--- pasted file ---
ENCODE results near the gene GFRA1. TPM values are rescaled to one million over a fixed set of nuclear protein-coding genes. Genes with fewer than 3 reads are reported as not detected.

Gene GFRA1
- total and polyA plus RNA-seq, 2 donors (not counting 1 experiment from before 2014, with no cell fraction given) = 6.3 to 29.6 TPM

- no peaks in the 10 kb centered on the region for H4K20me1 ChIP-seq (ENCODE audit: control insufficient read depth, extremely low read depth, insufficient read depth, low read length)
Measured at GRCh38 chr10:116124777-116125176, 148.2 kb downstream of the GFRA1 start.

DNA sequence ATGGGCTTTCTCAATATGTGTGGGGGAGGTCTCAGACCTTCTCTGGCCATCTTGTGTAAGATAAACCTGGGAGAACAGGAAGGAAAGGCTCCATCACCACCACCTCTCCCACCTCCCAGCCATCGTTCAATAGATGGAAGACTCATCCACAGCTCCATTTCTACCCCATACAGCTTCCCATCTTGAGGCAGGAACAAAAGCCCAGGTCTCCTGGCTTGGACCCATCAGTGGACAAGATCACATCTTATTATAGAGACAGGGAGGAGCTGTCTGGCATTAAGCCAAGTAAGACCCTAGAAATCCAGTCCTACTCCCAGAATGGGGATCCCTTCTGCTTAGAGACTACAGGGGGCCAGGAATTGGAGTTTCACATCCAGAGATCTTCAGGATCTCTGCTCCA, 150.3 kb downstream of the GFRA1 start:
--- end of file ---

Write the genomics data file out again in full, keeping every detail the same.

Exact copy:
ENCODE results near the gene GFRA1. TPM values are rescaled to one million over a fixed set of nuclear protein-coding genes. Genes with fewer than 3 reads are reported as not detected.

Gene GFRA1
- total and polyA plus RNA-seq, 2 donors (not counting 1 experiment from before 2014, with no cell fraction given) = 6.3 to 29.6 TPM

- no peaks in the 10 kb centered on the region for H4K20me1 ChIP-seq (ENCODE audit: control insufficient read depth, extremely low read depth, insufficient read depth, low read length)
Measured at GRCh38 chr10:116124777-116125176, 148.2 kb downstream of the GFRA1 start.

DNA sequence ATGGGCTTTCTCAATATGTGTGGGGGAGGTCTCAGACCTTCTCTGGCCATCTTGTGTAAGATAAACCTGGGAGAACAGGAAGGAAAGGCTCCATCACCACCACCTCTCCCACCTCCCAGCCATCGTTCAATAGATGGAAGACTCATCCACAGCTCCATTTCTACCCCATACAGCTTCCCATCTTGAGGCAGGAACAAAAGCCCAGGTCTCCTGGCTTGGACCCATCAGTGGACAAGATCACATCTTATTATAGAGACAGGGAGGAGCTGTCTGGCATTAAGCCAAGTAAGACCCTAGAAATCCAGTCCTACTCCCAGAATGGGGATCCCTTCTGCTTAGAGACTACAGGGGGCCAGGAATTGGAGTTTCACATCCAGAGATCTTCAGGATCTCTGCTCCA, 150.3 kb downstream of the GFRA1 start: